Tudor claims that the impetus to the creation of this Pelagos LHD was in honour of some models they created in the 1970s for left handed sailors at the French Navy. As somebody who is left-handed (and dives), I’ve never really considered taking an automated watch off to wind once in a while a major deal, but it is a good point to get watches out there with crowns on both sides of the situation. I state this to suggest that the left-handed position of the crown on the case does not have any functional value for me personally, but simply makes the watch somewhat more unique among other Pelagos models — offering valuable character that us watch nerds so very much like in the watches we love.Another decorative touch on the LHD that I really love is that the reddish “Pelagos” text onto the dial. This is actually ironic since I recently criticized Rolex for doing the exact same thing about the new Sea-Dweller 126600. I find that the red text to be a bit more distracting on the Sea-Dweller, and I also felt it was too much of a direct nod into some vintage Sea-Dweller that’s valuable now merely because it is not as common. The 43mm broad Sea-Dweller is a cool watch for sure, but it does not actually innovate — not as much as the Pelagos. So that the red text on the Pelagos isn’t simply a bit more aesthetically attractive in my view, but also feels like a obvious nod to the past and does not seem to attempt to specify the opinion as far in the Pelagos since it does the brand new Sea-Dweller. Again, it would not prevent me from really enjoying the Sea-Dweller, however when it comes to $10,000 and luxury watches, we’re entitled to be extremely picky.What also captured my attention with the Pelagos LHD is your beige-colored hour markers, bezel markers, and hands. The cursory appearance is a bit easier on the eyes than the stark white of the normal Pelagos models, but retains an superb degree of comparison with the matte black dial — which makes for really good legibility. More so, the blend of black, white, titanium grey, and beige colours, in my opinion, works together quite well.The dial of this Pelagos is where you can make the maximum differentiation points between it and a Rolex Submariner. The Pelagos dial is extremely helpful, very legible, and also excellently made for visibility for a dive watch. The more one uses a Pelagos, the longer I believe one comes to appreciate the utility of the dial in many different reading and lighting surroundings.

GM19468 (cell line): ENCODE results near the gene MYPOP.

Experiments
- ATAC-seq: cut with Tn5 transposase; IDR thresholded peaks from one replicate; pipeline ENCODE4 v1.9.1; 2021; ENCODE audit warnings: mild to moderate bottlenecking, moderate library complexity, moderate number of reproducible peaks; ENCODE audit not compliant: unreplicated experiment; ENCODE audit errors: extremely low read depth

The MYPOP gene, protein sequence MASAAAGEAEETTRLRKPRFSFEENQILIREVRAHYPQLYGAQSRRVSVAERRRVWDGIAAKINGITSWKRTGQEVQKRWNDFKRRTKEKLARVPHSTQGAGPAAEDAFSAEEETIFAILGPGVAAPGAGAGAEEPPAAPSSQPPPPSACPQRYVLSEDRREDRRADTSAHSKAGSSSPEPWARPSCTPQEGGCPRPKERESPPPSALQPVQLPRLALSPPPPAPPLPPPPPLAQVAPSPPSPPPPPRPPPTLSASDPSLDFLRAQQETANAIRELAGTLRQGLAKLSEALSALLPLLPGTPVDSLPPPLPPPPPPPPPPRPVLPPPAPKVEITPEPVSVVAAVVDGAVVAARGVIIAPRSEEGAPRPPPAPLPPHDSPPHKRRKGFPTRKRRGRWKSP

Look in some classic dive watches from Tudor Watches Tokyo Replica and you’re going to find where the “snowflake” hour and marker designs come from. This was from largely the 1970s, I believe, when Tudor was trying to take Rolex’s signature dive watch dial design and modify it a bit so there was less “model confusion” Now watches such as the Tudor Heritage Black Bay as well as the Pelagos prominently feature the block snowflake-style hour hand, and accompanying dial layout elements.Other case design components are borrowed from classic Tudor layouts, but mostly in cosmetic ways. I state it to clarify that Tudor was not held back by the necessity to pay homage to its history when growing the Pelagos. Rather, when they needed to figure out things like the design of the lugs, crown guards, hour mark, etc., they pulled in their own history. All these arguably decorative components (that can be designed in a ton of ways) would be the epidermis on a really contemporary and strong tool watch.The original Pelagos watches had a limited lifespan since just a couple of decades later Tudor decided to substitute the Korean ETA-sourced automatic movements with those made in-house by Tudor. In 2015, aBlogtoWatch analyzed the Tudor Pelagos 25600 TB view in blue, which sported the in-house made caliber MT5612 automated movement. In addition to this new motion, the case was made a bit thicker, as well as the dial text shifted a bit. Most left-handed watches are in fact not worn to the ideal hand, but instead on the left hand (as right-handed watches are) because people either like the look of the crown facing the direction, or because it increases wearing comfort as the crown is not in a position to dig into your wrist.
Conceived a slightly more formal and perhaps more feminine sports watch, the Black Bay 36 (ref. 79500) is also the new entry-level historical remake from Tudor. A modest 36 mm in diameter, the Black Bay 36 is a smallish watch that has the look of the Black Bay, Tudor’s retro style dive watch, but not quite.
While the dial and snowflake hands are familiar, the dial is glossy instead of matte and flat instead of domed. And the bezel is smooth and flat. The result is a watch that is slightly less sporty, and suitable for ladies as well.
The Black Bay 36 (ref. 79500) is stainless steel and equipped with an automatic ETA 2824. It’s available with a steel bracelet or leather strap, starting at SFr2400 including Swiss taxes.